The Palaszczuk Government has secured 148 hectares of land at Currumbin on the Southern Gold Coast for transformation into one of Australia’s biggest eco-parklands.
Deputy Premier and Minister for State Development Steven Miles said the acquisition of land for the Currumbin Eco-Parkland delivers on an election commitment to the local community.
“The community’s message was clear, they asked us to protect and preserve this beautiful property and its unique, natural features and that’s exactly what we’re doing,” Mr Miles said.
“We can now work with the community to deliver one of the largest eco-parklands in Australia and protect koala habitat and local flora and fauna.
“This is not just about protecting land but improving it. We now have an enormous opportunity to create something special.
“The eco-parklands could be enhanced for recreation such as hiking, bushwalking and mountain biking, picnics or rehabilitation of both native wildlife and bushland.”
“Community consultation on the future of the site will be key. The next steps will be seeking initial community views on the site and how it should be used to ensure that the project will deliver on community needs.
“We’re aiming to get this underway in the next few months.”
Minister for Environment and Member for Gaven Meaghan Scanlon said it builds on the commitment to expand Queensland’s protected areas, and adds to the record $1.4 billion budget for the environment and COVID-19 economic recovery
“We’re preserving an amazing pocket of wildlife, protecting koalas and stopping development from encroaching on the local blackbutt forest,” Minister Scanlon said.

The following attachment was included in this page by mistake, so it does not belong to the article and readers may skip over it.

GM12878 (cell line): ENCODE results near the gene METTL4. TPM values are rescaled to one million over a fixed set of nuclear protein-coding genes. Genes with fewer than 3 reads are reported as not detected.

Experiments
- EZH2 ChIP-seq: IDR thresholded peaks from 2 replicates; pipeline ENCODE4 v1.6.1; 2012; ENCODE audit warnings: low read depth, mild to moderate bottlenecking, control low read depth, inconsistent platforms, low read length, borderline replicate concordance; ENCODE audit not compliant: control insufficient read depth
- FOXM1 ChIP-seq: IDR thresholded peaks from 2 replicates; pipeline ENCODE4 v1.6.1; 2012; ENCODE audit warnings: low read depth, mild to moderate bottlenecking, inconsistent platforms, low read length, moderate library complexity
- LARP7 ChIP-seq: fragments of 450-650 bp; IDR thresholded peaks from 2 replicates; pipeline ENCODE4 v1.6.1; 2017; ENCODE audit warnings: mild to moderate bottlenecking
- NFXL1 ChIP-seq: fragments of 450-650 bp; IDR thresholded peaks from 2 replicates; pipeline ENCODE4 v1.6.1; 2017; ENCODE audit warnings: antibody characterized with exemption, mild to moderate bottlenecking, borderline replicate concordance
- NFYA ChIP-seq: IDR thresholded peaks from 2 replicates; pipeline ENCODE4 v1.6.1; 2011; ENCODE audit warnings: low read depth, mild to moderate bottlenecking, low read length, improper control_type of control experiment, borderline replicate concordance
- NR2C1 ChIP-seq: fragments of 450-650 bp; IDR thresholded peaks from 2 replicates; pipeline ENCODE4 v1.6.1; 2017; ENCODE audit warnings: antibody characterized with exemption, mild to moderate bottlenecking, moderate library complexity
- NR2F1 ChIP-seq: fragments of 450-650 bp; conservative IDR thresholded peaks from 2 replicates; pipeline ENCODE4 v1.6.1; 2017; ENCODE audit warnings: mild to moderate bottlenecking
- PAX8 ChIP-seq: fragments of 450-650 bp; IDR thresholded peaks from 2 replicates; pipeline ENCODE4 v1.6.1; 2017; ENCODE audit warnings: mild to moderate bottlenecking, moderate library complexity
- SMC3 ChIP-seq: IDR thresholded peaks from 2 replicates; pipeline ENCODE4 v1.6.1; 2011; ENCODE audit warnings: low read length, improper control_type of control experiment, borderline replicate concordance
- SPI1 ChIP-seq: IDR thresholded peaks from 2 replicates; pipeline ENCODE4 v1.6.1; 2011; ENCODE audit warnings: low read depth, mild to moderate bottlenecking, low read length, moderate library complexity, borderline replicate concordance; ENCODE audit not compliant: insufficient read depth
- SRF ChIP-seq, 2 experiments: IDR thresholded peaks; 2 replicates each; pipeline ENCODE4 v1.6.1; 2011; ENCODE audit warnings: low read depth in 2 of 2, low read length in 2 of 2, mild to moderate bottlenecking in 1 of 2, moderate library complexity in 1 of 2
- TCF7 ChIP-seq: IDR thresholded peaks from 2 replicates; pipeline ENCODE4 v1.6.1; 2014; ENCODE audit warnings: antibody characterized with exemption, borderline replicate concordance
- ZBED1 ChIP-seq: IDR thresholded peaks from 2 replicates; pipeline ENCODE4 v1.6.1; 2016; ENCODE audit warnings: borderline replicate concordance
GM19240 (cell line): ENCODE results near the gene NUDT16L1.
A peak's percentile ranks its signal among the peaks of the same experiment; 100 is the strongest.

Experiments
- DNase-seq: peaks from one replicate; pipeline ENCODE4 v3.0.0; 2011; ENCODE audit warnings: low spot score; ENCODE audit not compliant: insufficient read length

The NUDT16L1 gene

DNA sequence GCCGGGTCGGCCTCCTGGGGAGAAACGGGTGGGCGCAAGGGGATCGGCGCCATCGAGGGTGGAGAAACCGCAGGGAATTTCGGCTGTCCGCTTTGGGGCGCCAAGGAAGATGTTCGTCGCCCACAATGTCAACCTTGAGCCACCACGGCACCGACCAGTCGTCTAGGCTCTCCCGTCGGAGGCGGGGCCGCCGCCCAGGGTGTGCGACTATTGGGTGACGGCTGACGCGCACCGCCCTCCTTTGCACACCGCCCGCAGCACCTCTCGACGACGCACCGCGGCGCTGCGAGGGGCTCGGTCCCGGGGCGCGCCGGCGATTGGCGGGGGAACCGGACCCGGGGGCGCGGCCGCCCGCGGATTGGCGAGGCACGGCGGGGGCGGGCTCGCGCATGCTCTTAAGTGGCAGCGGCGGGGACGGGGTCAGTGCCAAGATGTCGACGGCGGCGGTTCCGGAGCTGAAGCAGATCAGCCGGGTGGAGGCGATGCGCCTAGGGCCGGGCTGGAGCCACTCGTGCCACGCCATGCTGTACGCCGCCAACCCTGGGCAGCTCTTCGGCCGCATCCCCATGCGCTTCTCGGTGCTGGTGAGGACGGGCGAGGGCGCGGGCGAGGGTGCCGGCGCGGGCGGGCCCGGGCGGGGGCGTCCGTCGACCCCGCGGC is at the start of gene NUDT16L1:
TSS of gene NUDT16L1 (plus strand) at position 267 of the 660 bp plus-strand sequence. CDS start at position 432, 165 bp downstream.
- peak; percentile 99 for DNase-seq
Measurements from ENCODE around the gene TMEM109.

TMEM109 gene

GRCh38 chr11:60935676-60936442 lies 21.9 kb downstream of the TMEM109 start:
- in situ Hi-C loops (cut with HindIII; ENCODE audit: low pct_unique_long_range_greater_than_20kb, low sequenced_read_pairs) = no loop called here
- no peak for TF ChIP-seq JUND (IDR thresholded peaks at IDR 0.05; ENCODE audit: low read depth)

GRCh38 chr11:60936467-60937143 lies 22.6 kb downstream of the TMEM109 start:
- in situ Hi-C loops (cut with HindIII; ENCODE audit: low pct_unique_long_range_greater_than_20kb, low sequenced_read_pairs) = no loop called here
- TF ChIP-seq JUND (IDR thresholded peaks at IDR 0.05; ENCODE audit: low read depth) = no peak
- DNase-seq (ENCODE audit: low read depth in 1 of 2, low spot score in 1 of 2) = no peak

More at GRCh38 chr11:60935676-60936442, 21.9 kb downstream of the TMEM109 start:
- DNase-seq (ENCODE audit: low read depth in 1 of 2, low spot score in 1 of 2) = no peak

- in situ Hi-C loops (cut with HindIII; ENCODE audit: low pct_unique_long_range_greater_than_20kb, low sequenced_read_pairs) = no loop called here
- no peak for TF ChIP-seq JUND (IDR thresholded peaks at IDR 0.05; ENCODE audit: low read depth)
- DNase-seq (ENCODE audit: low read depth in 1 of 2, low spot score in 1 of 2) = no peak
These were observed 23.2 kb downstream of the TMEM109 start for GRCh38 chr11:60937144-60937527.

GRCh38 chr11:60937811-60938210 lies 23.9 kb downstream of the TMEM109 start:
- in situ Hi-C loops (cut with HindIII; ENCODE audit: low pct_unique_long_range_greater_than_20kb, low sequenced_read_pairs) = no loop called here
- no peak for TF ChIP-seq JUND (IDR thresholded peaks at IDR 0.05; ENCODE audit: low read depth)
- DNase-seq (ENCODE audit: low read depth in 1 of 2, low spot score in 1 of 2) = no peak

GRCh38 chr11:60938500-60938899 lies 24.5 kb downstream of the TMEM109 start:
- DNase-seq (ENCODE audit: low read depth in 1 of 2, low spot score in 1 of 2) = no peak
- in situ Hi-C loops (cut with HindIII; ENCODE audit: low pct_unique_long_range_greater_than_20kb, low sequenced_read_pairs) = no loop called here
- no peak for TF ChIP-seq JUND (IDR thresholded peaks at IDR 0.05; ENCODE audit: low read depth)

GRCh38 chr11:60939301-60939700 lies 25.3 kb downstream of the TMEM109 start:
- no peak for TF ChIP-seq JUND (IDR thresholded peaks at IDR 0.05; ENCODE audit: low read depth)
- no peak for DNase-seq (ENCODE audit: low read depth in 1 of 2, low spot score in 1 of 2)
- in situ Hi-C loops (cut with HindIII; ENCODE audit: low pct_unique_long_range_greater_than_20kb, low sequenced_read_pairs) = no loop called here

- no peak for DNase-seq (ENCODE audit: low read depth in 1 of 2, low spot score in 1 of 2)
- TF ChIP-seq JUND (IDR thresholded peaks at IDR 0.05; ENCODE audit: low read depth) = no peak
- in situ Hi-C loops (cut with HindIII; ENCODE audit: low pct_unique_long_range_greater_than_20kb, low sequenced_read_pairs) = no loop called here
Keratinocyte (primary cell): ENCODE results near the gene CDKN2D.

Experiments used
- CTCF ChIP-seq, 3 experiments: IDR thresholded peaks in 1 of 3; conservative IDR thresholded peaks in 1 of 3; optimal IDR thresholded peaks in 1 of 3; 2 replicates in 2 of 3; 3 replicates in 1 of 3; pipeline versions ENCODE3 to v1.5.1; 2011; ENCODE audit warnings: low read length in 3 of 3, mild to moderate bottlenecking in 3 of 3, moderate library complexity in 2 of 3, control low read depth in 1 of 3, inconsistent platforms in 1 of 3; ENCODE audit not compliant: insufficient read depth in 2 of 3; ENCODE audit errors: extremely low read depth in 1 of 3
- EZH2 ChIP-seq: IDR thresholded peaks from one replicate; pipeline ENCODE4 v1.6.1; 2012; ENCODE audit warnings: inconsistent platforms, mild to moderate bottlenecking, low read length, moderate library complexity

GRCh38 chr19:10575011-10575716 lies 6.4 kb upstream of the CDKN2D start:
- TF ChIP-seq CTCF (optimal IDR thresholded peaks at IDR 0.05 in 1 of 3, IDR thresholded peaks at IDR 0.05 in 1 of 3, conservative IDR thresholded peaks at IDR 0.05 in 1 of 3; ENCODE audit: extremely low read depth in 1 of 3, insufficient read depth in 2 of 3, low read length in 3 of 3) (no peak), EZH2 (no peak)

“We’ll work closely with the whole community on this important project – just like we have through our other nature refuges and protected areas.”
“This has been a community-driven eco-parkland from the outset, and the community should drive its future.”
Friends of Currumbin President Peter Kershaw said the group was delighted the Queensland Government had announced the acquisition of the land, known locally as Martha’s Vineyard or Martha’s Farm.
“For more than three decades, Friends of Currumbin have fought to stop urban development on this iconic land parcel,” Mr Kershaw said.
“It is comforting to know that the 46 hectares of endangered blackbutt forest that forms part of this land will be preserved for future generations.
“Friends of Currumbin now look forward to working closely with the government and other major stakeholders to bring about the best environmental, recreational, cultural, and eco-tourism opportunities on this site for the benefit of our local and wider communities.”
Mr Miles said the government undertook commercial negotiations with the landowners to purchase the site which is located on Piggabeen Road, Currumbin. However, when an agreement could not be reached, the land was compulsorily acquired.
Compensation for the land will be in accordance with the Acquisition of Land Act 1967.
People interested in being involved in community consultation on the Currumbin Eco Parkland should visit: https://haveyoursay.dsdmip.qld.gov.au/currumbin-eco-parkland